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Mother's grief eased by strangers' concern

Originally published July 31, 2006

Cyndie French of West Sacramento has been inspired and uplifted by the kindnesses of hundreds of strangers.

Since The Bee told French's story, "A Mother's Journey," in a four-part series that began July 9, French has been inundated with notes, prayers, gifts and financial donations. The gestures, she said, have helped sustain her as she grieves for Derek, who was 11 years old when he died May 11 of neuroblastoma, a cancer of the nervous system.

"Everywhere I go, people have reached out to me," said French, a single mother who has four other children, ages 6 to 18. "I am seriously overwhelmed, and I feel so fortunate."

More than 600 readers responded to the series in letters, Web posts, emails and telephone calls. The series drew tens of thousands of page views on the Bee's Web site, www.sacbee.com, said executive editor Rick Rodriguez.

Readers touched by French's struggles sent her encouraging words, inspirational poems, offers of food and spa treatments, and money. As of last week, about $30,000 had been donated to a fund at Washington Mutual bank that French said she will use to pay off bills and debts, buy food and clothing for her family, and start a nonprofit organization that she hopes will offer practical, day-to-day help for others dealing with the rigors of cancer treatment.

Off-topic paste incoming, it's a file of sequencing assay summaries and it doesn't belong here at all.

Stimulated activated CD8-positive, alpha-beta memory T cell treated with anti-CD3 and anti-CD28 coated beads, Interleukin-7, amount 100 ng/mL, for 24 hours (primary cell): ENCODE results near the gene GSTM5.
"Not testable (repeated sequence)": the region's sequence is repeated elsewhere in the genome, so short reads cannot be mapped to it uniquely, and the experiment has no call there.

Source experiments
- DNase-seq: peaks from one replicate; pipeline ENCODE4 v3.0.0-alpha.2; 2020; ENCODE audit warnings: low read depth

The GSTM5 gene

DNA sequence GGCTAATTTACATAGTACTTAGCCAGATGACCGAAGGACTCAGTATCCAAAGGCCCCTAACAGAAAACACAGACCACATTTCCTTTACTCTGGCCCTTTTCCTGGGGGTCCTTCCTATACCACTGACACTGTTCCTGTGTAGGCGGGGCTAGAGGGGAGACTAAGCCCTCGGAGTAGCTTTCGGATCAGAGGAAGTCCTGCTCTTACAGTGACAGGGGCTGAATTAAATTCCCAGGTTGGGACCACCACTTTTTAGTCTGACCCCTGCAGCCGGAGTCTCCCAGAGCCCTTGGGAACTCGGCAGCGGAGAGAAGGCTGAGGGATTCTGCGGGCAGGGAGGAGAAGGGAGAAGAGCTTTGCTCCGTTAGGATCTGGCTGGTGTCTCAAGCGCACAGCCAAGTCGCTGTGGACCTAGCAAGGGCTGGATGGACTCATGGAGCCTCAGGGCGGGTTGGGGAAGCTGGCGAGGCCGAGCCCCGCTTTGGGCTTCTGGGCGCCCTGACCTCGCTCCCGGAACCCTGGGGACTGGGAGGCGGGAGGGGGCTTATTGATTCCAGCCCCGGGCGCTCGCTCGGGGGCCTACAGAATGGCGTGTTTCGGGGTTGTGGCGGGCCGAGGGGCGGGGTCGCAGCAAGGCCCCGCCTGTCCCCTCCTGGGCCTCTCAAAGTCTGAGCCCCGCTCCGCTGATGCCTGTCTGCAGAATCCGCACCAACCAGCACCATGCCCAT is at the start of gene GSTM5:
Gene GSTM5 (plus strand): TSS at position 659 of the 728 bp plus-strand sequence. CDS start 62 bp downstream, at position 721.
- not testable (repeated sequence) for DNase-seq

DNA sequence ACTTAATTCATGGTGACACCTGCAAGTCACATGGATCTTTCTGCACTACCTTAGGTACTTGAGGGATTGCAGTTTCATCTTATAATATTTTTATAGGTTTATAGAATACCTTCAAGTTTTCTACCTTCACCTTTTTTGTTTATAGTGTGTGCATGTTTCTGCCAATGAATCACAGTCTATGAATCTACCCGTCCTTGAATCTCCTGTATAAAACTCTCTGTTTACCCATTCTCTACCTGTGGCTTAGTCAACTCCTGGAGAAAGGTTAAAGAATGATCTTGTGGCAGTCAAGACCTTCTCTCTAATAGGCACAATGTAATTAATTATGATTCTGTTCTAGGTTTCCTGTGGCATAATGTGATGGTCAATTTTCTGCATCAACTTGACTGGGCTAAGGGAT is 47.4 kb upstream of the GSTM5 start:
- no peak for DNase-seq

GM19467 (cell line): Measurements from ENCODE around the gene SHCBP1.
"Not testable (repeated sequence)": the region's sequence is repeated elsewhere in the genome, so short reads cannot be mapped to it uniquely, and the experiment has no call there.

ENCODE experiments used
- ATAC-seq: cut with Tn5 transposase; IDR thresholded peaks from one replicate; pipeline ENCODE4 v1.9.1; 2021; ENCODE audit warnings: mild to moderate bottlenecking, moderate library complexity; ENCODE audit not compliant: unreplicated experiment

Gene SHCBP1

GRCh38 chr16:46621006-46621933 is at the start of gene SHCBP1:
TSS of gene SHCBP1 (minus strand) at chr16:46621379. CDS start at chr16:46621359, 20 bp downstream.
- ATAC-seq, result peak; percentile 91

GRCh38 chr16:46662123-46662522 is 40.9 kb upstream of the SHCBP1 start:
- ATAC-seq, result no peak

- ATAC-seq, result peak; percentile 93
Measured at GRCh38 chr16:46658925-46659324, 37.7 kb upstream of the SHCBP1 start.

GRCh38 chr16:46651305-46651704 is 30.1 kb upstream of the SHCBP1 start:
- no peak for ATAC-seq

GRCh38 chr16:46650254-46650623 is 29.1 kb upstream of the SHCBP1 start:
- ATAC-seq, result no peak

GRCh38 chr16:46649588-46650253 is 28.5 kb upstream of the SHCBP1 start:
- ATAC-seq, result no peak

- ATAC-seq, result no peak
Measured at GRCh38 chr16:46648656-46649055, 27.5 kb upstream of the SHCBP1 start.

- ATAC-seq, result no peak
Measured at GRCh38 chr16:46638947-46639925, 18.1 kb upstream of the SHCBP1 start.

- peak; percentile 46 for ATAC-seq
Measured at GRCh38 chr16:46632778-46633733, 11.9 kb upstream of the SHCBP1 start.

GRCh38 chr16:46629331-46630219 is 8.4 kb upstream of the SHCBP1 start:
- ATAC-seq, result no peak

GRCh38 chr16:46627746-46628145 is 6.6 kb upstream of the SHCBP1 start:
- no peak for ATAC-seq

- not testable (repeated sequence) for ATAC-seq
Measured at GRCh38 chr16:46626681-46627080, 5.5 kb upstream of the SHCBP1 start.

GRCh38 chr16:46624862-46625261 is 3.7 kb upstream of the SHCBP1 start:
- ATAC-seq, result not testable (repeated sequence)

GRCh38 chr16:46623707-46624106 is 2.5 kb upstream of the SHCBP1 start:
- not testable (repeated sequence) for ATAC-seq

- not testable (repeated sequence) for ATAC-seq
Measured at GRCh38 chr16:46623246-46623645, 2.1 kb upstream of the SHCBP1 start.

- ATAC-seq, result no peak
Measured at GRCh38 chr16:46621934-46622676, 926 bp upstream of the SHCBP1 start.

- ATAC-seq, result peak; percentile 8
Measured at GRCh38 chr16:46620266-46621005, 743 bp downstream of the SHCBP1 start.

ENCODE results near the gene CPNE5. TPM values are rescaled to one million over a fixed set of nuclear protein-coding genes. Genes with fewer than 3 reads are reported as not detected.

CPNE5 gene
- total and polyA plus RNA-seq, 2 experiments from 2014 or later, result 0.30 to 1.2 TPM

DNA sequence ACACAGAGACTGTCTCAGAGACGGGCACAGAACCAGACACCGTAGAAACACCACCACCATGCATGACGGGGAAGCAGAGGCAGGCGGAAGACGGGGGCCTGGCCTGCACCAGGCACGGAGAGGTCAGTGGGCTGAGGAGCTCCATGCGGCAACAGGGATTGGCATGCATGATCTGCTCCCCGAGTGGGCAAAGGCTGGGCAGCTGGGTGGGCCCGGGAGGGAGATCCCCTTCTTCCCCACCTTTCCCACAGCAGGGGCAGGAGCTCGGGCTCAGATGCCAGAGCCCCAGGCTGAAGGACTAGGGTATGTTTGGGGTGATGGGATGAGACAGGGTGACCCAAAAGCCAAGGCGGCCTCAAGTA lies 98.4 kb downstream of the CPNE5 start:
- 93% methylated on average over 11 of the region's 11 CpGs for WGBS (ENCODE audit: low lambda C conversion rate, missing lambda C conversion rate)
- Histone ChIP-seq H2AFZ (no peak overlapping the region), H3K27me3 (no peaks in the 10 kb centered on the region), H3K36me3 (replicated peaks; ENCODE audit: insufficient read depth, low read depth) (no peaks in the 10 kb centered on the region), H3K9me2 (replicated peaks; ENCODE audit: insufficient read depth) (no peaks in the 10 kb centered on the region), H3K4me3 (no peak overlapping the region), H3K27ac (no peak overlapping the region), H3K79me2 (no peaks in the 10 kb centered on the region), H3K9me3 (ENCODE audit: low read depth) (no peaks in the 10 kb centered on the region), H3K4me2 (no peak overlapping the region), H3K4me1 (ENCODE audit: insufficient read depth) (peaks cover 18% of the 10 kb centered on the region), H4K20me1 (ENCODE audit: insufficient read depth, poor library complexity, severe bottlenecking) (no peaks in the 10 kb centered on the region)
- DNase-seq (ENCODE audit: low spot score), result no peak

"I'm very grateful, and I want people to know that I plan to be very careful with the money," she said.

In order to manage her son's illness and treatments, French had to give up her business, a tanning and nail salon, and fell behind in her rent, utility and other payments. She has not begun working again.

French had been worried about the numerous statements and bills from doctor's offices, hospitals, pharmacies and other medical providers that piled up during Derek's 18-month medical saga. But a spokeswoman for the UC Davis Cancer Center, where Derek received most of his care, said last week that the majority of those costs will be covered by Medi-Cal. "We are not expecting to send her any bills," said Claudia Morain.

French was relieved by the news.

"Now I can take care of other responsiblities, get my life in order and hopefully help some other people," she said.

Since Derek's death, French said, she has had good days and bad ones. As of last week, she had not mustered the strength to clean out his bedroom. "I go in there to feed his fish, and that's about it," she said.

"I feel his presence all the time. When I dream about him, he's smiling and playing like a normal kid again. He's telling me he's OK, and that just makes my day.

"Derek will always be my son, and I'm so honored to be his mom."

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